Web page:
ENID — Hobart sophomore Brad Dalke would be among the favorites to win medalist honors at any of the four high school golf state tournaments held Tuesday around the state.
Dalke won medalist honors at the Class 2A tournament held at Oakwood Country Club. One of the top junior players in the country, Dalke shot a 1-under par 212 for the tournament despite finishing with a 75 in Tuesday’s final round on the par 71 layout.
“It was important to me to win this. I wanted to win it for the school and get a ring,” Dalke said. “I didn’t play as well as I wanted today but it was still enough.”
Committed to Oklahoma since he was 12 years old, Dalke is ranked the No. 4 player in the nation among all golfers 18 or under.
Dalke recently finished third at the Junior Invitational at Sage Valley, S.C., one of the premier junior tournaments in the country.
Next, Dalke will play in the Thunderbird International Junior in Scottsdale, Ariz. The U.S. junior amateur is in mid-July in Houston.
“Lately I’ve been hitting the ball pretty well but my putting needs to get a little better,” Dalke said. “I need to improve my putting. I’m trying to round out my game going into the summer.”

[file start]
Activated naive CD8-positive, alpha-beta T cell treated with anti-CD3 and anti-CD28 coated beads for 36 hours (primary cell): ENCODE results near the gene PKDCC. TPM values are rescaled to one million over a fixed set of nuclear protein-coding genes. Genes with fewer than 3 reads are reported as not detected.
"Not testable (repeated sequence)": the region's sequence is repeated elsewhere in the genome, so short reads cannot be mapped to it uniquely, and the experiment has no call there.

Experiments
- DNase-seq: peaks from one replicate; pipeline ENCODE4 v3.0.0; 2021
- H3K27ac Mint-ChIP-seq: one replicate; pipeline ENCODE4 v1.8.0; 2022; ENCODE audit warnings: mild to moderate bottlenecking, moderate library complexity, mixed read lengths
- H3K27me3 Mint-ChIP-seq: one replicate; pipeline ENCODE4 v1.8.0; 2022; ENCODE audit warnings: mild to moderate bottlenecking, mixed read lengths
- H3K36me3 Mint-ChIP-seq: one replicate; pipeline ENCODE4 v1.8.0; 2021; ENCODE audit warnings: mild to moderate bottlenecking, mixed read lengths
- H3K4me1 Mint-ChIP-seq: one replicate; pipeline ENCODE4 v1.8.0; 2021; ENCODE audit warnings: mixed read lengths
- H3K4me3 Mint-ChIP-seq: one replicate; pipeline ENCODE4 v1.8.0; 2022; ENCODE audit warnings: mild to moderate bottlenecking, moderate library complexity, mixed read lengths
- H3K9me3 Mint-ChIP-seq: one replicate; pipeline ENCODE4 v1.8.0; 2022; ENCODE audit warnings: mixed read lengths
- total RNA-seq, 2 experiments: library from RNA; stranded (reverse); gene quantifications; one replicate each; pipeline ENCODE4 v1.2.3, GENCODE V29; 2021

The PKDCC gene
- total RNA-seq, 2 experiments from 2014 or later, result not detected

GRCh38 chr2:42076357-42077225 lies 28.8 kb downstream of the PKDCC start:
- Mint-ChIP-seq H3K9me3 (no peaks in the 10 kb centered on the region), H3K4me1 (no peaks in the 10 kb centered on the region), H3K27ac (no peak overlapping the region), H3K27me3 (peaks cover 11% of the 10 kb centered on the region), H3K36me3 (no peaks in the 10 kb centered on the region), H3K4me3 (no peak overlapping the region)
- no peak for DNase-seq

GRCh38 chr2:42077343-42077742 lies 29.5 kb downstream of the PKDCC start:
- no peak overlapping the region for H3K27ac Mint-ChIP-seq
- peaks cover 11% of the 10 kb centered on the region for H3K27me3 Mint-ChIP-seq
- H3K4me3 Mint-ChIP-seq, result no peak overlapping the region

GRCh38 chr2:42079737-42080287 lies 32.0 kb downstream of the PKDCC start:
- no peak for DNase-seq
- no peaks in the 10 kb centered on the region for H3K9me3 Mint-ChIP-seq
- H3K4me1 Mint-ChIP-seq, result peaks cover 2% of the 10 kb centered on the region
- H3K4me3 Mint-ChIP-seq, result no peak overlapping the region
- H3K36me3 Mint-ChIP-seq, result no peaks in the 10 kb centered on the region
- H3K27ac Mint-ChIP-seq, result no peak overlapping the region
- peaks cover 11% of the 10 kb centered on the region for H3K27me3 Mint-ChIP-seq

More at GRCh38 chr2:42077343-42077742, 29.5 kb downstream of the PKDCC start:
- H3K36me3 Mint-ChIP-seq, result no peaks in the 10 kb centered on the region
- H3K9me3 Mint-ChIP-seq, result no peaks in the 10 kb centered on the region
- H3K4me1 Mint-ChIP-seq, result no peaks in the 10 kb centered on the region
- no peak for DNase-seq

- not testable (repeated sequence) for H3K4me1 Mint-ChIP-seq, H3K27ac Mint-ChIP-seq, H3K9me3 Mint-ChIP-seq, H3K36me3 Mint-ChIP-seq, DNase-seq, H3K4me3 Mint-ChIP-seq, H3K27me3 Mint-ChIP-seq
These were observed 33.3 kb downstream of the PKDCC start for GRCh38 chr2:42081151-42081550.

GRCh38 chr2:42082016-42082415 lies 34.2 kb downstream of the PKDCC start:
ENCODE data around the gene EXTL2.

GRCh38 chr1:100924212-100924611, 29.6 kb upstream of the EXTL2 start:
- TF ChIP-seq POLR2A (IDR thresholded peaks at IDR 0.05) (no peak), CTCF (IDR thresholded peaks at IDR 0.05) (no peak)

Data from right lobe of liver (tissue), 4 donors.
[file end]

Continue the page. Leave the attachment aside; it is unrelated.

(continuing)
Dalke is playing at Hobart because his father, Bill, took the head football coaching job.
A third-generation Sooner, OU is in his blood. His grandfather, Ken Pryor, played basketball at OU and hit a shot in 1947 that led the Sooners to the NCAA national championship game.
Dalke’s father was a starting linebacker for the 1975 OU national championship team. His mother, Kay, played golf at OU. Bill played at Hobart, where the field is named after his father, Phil.
“I’ve always loved OU,” Dalke said. “Living in Texas for awhile it’s good to be back in Oklahoma among all the OU fans even though there are a few Pokes (golfers) out there. It’s a lot of fun.”
On the junior tour, Dalke plays on top level courses. He said Oakwood Country Club was a quality test, especially in windy, cold conditions.
“This was my first time to play it,” Dalke said. “It’s a great course, perfect for a state tournament. It’s short but it’s a solid course. It’s tight. You can get in trouble if you’re not smart which I did a couple of times.
“The course is in really good shape. The greens can be really tricky, especially today. They had some tough pin placements. It was a really good course for a 2A championship.”